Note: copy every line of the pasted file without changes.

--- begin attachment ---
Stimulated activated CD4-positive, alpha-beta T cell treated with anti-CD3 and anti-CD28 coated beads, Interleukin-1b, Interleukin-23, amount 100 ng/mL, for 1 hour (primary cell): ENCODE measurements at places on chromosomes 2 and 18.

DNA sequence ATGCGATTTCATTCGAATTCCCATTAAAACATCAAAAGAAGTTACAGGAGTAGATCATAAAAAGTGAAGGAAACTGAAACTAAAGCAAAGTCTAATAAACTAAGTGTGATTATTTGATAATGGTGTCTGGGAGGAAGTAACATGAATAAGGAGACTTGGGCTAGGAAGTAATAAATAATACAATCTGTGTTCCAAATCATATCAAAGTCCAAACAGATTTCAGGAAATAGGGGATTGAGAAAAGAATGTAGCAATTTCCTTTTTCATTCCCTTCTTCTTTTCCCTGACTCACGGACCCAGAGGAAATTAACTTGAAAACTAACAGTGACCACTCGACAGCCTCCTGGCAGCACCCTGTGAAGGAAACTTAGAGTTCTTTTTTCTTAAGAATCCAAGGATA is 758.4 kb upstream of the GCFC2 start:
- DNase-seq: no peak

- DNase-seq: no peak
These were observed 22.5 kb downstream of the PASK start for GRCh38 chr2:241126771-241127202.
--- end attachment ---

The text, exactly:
Stimulated activated CD4-positive, alpha-beta T cell treated with anti-CD3 and anti-CD28 coated beads, Interleukin-1b, Interleukin-23, amount 100 ng/mL, for 1 hour (primary cell): ENCODE measurements at places on chromosomes 2 and 18.

DNA sequence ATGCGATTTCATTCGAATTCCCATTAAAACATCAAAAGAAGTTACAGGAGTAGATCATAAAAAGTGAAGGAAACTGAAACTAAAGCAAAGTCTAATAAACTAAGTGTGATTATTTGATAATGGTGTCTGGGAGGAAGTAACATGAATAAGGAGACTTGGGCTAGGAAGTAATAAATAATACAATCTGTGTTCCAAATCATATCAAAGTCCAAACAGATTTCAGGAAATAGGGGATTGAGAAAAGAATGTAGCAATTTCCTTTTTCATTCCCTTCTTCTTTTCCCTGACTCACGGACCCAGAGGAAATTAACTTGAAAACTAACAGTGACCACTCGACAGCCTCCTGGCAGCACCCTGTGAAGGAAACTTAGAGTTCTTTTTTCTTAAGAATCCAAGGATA is 758.4 kb upstream of the GCFC2 start:
- DNase-seq: no peak

- DNase-seq: no peak
These were observed 22.5 kb downstream of the PASK start for GRCh38 chr2:241126771-241127202.